Sprig's peak was February 2016:
  • 4,500 meals delivered per day
  • $22 million run-rate
  • 1,300 employees (including delivery workers)
  • $60 million raised
I had never felt better. I was confident and getting super strong reviews from my team. The public treated me like a star, which was both uncomfortable and awesome. Even my dating life felt like it had improved significantly.
But secretly, I was nervous — it didn't feel like a done deal.

All of a sudden, everything changed. 

On Feb 22, 2016, our growth curve inverted: +2% a week became -2% a week.
We scrambled to figure out why. Was it seasonality? Was it our rising prices? Was it the quality of the food?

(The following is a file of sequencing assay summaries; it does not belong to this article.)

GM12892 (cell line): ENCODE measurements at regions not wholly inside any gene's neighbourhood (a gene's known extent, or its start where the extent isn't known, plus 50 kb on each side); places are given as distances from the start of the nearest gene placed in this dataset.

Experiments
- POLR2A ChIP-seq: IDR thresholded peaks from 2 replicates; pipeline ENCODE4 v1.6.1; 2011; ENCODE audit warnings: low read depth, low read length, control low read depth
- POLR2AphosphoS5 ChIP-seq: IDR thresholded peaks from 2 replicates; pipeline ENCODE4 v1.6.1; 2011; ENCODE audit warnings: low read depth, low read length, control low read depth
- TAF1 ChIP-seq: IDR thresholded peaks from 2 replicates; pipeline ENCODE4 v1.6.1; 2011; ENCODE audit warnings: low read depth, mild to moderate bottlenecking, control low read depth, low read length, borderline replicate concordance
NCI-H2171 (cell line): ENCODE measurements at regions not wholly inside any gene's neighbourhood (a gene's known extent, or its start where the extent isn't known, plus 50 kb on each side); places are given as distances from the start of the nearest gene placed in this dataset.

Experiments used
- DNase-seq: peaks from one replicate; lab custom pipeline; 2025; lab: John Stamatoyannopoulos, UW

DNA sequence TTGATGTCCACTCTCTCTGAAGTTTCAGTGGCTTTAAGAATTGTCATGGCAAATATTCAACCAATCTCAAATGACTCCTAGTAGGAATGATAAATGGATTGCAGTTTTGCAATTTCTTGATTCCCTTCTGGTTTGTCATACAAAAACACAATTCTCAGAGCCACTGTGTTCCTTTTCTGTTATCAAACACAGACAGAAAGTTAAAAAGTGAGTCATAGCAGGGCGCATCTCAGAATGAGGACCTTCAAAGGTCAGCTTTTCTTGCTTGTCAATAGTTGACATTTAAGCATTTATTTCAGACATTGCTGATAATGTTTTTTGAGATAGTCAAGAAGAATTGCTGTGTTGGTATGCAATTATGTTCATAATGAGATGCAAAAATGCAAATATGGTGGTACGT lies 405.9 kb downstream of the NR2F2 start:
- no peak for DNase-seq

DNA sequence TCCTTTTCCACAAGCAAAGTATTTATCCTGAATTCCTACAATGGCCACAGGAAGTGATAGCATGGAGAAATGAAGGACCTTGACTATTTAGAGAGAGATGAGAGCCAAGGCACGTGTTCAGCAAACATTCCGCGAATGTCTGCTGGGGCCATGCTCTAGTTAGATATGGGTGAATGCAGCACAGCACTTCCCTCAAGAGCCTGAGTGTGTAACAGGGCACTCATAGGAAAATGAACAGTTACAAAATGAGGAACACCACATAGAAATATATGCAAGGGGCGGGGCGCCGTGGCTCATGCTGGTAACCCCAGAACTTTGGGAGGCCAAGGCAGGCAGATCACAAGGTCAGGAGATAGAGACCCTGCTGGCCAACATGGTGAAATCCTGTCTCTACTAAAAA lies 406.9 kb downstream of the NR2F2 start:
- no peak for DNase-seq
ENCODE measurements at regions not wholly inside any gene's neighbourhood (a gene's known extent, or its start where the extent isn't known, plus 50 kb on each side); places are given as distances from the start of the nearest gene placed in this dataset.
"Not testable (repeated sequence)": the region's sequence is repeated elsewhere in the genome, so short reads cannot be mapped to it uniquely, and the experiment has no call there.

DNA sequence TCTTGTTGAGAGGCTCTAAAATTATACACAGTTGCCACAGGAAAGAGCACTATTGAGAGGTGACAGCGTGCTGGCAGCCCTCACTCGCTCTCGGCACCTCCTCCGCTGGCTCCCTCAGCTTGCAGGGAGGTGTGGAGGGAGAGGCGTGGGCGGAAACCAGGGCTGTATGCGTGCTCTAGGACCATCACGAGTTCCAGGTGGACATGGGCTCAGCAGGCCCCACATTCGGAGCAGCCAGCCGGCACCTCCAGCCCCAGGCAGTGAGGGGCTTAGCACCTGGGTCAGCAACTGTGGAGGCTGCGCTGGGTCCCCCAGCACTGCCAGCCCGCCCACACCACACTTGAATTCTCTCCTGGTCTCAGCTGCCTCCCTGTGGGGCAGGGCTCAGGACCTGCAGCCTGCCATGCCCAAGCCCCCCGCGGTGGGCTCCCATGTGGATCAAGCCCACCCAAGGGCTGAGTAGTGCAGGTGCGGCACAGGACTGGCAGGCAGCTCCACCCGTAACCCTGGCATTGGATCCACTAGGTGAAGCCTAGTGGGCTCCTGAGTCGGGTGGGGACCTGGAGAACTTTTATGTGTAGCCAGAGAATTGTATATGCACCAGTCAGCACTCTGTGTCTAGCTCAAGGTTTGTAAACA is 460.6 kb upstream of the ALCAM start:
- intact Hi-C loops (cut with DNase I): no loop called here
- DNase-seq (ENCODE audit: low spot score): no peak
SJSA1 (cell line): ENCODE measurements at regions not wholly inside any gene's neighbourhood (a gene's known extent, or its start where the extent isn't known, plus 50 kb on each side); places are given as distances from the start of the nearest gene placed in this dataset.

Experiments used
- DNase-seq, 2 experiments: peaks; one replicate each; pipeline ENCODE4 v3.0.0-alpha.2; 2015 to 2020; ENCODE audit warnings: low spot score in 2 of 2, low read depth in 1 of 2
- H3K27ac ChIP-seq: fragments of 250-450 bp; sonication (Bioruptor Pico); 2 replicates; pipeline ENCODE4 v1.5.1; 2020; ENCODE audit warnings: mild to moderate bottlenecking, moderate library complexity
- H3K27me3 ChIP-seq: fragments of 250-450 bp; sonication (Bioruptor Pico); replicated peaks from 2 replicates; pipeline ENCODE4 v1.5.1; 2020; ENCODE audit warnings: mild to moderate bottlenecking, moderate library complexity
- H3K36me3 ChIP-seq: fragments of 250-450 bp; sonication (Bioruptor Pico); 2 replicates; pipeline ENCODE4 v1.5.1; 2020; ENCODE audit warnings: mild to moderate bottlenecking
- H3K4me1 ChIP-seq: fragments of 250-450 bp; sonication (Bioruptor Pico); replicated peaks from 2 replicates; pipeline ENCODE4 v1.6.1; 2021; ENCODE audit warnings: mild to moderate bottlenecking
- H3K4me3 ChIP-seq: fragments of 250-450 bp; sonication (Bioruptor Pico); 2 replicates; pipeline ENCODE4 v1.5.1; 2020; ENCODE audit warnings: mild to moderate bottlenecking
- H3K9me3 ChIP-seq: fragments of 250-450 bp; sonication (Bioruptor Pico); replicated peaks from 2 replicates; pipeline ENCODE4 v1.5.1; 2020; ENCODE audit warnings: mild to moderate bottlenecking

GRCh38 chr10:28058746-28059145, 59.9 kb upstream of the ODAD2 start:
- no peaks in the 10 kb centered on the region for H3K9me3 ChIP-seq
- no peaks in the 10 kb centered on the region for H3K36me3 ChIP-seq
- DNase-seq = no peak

Everyone was running tests to figure out why and what to do.
It was Uber Eats, which had launched that week.
After hearing all of the war stories from Lyft, I knew they were unsavory competitors. Super smart, ruthless with big coffers.
Board meetings were tense: Should we restart? We had $15 million in revenue still — if we closed, we'd lose it.
What about pursuing a sale? If we did layoffs, then we couldn't sell. If we didn't, we might die trying.
We decided to pivot to a new offering that focused on food quality. It was all f-----.
Everyone — family, friends, investors — thinks you're doing well and you can't tell them you're not. We were in pure panic mode.
We launched Sprig 2.0, shut down Chicago, and laid off a third of our HQ staff to conserve burn.
Managing external and internal parties was tough. I shut down external activities, such as talks and press, so we didn't become a Theranos. Internally, I leaned on my executive team. They were honest and kind with our employees. Through it all, we had only one departure.